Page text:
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This electrification is ideal for railways that cover long distances or carry heavy traffic. After some experimentation before "World War II in Hungary and in the "Black Forest in Germany, it came into widespread use in the 1950s.
One of the reasons why it was not introduced earlier was the lack of suitable small and lightweight control and rectification equipment before the development of solid-state "rectifiers and related technology. Another reason was the increased clearance distances required where it ran under bridges and in tunnels, which would have required major civil engineering in order to provide the increased clearance to live parts.
Railways using older, lower-capacity "direct current systems have introduced or are introducing 25 kV AC instead of 3 kV DC/1.5 kV DC for their new high-speed lines.
The first successful operational and regular use of the 50 Hz system dates back to 1931, tests having run since 1922. It was developed by "Kálmán Kandó in Hungary, who used 16 kV AC at 50 Hz, asynchronous traction, and an adjustable number of (motor) poles. The first electrified line for testing was Budapest–Dunakeszi–Alag. The first fully electrified line was Budapest–Győr–Hegyeshalom (part of the Budapest–Vienna line). Although Kandó's solution showed a way for the future, railway operators outside of Hungary showed a lack of interest in the design.
The first railway to use this system was completed in 1951 by "SNCF between "Aix-les-Bains and "La Roche-sur-Foron in southern France, initially at 20 kV but converted to 25 kV in 1953. The 25 kV system was then adopted as standard in France, but since substantial amounts of mileage south of Paris had already been electrified at 1,500 V "DC, SNCF also continued some major new DC electrification projects, until dual-voltage locomotives were developed in the 1960s.
The main reason why electrification at this voltage had not been used before was the lack of reliability of "mercury-arc-type rectifiers that could fit on the train. This in turn related to the requirement to use "DC series motors, which required the current to be converted from AC to DC and for that a "rectifier is needed. Until the early 1950s, mercury-arc rectifiers were difficult to operate even in ideal conditions and were therefore unsuitable for use in railway locomotives.
It was possible to use AC motors (and some railways did, with varying success), but they did not have an ideal characteristic for traction purposes. This was because control of speed is difficult without varying the frequency and reliance on voltage to control speed gives a torque at any given speed that is not ideal. This is why DC series motors were the best choice for traction purposes, as they can be controlled by voltage, and have an almost ideal torque vs speed characteristic.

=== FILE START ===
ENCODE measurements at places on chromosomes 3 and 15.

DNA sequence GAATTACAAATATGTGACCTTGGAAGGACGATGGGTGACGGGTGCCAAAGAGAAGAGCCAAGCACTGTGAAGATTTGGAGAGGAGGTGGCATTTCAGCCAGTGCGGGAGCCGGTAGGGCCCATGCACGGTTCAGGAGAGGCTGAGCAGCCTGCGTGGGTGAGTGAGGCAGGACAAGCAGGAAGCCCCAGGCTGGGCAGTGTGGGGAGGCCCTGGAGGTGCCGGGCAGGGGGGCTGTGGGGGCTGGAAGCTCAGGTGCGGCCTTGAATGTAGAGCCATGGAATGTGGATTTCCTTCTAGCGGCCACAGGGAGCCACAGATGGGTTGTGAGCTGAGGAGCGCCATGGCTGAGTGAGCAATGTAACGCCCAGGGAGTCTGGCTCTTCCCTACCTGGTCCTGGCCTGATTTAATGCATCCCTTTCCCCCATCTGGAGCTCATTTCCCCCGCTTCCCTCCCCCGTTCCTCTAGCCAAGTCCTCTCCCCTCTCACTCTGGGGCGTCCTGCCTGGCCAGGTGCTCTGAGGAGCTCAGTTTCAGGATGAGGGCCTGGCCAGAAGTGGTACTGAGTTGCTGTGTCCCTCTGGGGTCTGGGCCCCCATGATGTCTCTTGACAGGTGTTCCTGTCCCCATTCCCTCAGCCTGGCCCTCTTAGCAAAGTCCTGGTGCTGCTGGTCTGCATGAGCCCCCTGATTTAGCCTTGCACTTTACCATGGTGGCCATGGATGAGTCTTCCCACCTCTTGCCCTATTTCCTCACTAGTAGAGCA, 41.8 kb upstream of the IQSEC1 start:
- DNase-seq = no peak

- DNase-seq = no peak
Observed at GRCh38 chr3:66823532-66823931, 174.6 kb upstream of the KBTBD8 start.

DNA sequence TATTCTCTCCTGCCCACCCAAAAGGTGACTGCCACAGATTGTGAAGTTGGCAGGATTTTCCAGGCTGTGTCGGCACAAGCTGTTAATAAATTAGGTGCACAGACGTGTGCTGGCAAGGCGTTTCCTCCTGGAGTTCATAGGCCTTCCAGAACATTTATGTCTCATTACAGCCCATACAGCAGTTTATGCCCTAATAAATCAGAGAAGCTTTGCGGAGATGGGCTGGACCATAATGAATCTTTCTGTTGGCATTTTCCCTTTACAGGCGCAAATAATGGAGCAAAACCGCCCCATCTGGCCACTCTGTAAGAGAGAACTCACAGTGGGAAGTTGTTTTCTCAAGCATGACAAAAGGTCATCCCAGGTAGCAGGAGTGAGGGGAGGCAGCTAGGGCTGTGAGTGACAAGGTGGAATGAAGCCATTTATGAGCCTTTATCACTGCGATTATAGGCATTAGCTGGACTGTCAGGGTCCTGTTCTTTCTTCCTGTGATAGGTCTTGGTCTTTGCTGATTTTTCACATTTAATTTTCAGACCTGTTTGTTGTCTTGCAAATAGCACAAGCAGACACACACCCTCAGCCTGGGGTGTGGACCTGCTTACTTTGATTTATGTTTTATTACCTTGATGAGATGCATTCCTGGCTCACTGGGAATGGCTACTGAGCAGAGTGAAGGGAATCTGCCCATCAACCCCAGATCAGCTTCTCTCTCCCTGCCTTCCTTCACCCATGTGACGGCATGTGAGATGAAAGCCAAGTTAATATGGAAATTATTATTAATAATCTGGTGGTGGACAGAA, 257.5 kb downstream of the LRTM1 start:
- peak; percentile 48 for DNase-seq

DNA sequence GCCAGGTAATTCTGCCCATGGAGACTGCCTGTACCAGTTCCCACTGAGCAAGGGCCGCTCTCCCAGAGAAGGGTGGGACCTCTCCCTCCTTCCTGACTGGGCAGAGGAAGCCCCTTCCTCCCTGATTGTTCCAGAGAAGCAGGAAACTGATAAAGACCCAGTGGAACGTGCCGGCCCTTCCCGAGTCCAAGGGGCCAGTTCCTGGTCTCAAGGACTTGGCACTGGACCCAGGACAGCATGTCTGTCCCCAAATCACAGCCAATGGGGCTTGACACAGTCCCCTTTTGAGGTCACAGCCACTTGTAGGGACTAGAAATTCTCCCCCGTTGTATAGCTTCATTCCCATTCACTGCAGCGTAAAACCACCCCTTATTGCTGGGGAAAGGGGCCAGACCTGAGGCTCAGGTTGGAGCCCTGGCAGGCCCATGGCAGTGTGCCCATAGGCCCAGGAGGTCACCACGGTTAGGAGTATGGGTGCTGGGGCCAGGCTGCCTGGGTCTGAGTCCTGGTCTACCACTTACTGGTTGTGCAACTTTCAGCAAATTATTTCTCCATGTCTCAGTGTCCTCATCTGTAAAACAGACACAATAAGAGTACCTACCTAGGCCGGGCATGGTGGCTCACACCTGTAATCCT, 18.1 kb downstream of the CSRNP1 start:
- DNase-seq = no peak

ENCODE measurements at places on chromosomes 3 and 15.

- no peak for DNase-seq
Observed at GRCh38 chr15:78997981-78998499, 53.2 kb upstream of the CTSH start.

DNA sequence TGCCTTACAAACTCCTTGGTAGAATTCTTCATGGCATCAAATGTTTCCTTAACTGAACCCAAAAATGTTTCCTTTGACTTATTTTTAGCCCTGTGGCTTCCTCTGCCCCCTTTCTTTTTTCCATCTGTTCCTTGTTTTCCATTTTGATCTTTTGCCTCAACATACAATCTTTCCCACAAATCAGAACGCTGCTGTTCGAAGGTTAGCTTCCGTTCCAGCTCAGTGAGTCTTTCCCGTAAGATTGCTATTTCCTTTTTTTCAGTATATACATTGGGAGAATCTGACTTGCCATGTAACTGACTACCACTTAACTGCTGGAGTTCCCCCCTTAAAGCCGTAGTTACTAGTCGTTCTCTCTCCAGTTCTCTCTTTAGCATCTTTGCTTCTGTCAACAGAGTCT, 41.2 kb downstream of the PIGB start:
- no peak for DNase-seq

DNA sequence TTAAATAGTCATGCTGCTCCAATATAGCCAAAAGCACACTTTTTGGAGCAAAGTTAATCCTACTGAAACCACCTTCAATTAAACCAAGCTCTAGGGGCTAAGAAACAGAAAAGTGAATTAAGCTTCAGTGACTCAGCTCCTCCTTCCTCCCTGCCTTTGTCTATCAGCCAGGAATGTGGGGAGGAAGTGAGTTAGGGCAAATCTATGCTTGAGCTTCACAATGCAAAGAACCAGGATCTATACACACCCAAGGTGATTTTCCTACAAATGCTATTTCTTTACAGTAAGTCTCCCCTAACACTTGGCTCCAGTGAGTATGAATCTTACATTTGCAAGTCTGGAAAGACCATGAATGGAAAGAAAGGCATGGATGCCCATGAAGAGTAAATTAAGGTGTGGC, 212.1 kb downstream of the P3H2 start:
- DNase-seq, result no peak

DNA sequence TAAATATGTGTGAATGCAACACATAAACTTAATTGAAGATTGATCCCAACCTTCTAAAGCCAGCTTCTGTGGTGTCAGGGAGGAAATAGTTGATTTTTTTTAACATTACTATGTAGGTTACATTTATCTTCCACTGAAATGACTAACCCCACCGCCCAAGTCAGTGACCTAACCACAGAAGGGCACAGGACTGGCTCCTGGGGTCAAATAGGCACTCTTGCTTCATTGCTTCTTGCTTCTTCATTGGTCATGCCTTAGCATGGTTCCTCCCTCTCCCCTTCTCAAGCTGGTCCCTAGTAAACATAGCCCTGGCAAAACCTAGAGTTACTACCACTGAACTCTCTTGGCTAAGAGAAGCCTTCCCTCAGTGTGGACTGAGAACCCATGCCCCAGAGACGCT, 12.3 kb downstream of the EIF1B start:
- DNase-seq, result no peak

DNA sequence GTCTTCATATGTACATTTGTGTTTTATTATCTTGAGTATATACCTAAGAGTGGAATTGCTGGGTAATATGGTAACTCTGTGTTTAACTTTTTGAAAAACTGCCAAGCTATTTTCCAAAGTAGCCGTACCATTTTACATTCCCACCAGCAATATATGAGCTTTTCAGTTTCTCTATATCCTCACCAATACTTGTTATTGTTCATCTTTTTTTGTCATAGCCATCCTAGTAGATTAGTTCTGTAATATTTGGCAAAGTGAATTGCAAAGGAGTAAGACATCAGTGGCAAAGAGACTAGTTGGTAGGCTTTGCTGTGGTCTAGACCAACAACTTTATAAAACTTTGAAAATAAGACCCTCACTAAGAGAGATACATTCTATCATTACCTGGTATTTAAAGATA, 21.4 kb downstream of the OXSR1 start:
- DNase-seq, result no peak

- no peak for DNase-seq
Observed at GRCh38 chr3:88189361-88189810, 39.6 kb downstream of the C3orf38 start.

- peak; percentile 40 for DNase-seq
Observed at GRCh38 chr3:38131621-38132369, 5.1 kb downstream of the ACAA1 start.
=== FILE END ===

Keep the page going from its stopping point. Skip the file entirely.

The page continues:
In the 1990s, high-speed trains began to use lighter, lower-maintenance "three-phase AC induction motors. The "N700 Shinkansen uses a three-level converter to convert 25 kV single-phase AC to 1,520 V AC (via transformer) to 3,000 V DC (via phase-controlled rectifier with thyristor) to a maximum 2,300 V three-phase AC (via a "variable voltage, variable frequency inverter using "IGBTs with "pulse-width modulation) to run the motors. The system works in reverse for "regenerative braking.
The choice of 25 kV was related to the efficiency of power transmission as a function of voltage and cost, not based on a neat and tidy ratio of the supply voltage. For a given power level, a higher voltage allows for a lower current and usually better efficiency at the greater cost for high-voltage equipment. It was found that 25 kV was an optimal point, where a higher voltage would still improve efficiency but not by a significant amount in relation to the higher costs incurred by the need for larger insulators and greater clearance from structures.
To avoid "short circuits, the high voltage must be protected from moisture. Weather events, such as ""the wrong type of snow", have caused failures in the past. An example of atmospheric causes occurred in December 2009, when "four Eurostar trains broke down inside the Channel Tunnel.